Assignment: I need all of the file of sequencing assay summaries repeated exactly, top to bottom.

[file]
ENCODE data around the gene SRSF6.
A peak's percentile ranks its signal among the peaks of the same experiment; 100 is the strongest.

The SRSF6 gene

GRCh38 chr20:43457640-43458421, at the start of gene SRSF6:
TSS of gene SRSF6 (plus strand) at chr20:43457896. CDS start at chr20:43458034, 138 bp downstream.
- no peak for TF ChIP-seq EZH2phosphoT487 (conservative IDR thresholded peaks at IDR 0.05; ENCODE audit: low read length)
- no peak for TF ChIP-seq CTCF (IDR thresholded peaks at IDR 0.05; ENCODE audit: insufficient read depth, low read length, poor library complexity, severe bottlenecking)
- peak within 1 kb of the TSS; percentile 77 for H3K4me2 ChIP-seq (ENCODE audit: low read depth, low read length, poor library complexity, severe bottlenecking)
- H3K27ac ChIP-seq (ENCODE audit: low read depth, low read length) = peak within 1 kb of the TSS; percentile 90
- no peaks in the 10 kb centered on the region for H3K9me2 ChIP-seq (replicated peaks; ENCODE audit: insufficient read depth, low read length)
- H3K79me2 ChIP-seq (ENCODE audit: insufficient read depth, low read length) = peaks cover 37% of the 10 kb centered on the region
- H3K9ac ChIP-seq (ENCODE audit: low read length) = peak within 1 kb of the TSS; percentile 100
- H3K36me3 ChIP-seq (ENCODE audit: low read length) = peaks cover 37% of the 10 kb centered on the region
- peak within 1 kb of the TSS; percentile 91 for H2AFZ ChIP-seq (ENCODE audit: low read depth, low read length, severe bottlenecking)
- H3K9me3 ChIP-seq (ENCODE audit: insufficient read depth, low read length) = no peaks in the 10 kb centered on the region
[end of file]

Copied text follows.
ENCODE data around the gene SRSF6.
A peak's percentile ranks its signal among the peaks of the same experiment; 100 is the strongest.

The SRSF6 gene

GRCh38 chr20:43457640-43458421, at the start of gene SRSF6:
TSS of gene SRSF6 (plus strand) at chr20:43457896. CDS start at chr20:43458034, 138 bp downstream.
- no peak for TF ChIP-seq EZH2phosphoT487 (conservative IDR thresholded peaks at IDR 0.05; ENCODE audit: low read length)
- no peak for TF ChIP-seq CTCF (IDR thresholded peaks at IDR 0.05; ENCODE audit: insufficient read depth, low read length, poor library complexity, severe bottlenecking)
- peak within 1 kb of the TSS; percentile 77 for H3K4me2 ChIP-seq (ENCODE audit: low read depth, low read length, poor library complexity, severe bottlenecking)
- H3K27ac ChIP-seq (ENCODE audit: low read depth, low read length) = peak within 1 kb of the TSS; percentile 90
- no peaks in the 10 kb centered on the region for H3K9me2 ChIP-seq (replicated peaks; ENCODE audit: insufficient read depth, low read length)
- H3K79me2 ChIP-seq (ENCODE audit: insufficient read depth, low read length) = peaks cover 37% of the 10 kb centered on the region
- H3K9ac ChIP-seq (ENCODE audit: low read length) = peak within 1 kb of the TSS; percentile 100
- H3K36me3 ChIP-seq (ENCODE audit: low read length) = peaks cover 37% of the 10 kb centered on the region
- peak within 1 kb of the TSS; percentile 91 for H2AFZ ChIP-seq (ENCODE audit: low read depth, low read length, severe bottlenecking)
- H3K9me3 ChIP-seq (ENCODE audit: insufficient read depth, low read length) = no peaks in the 10 kb centered on the region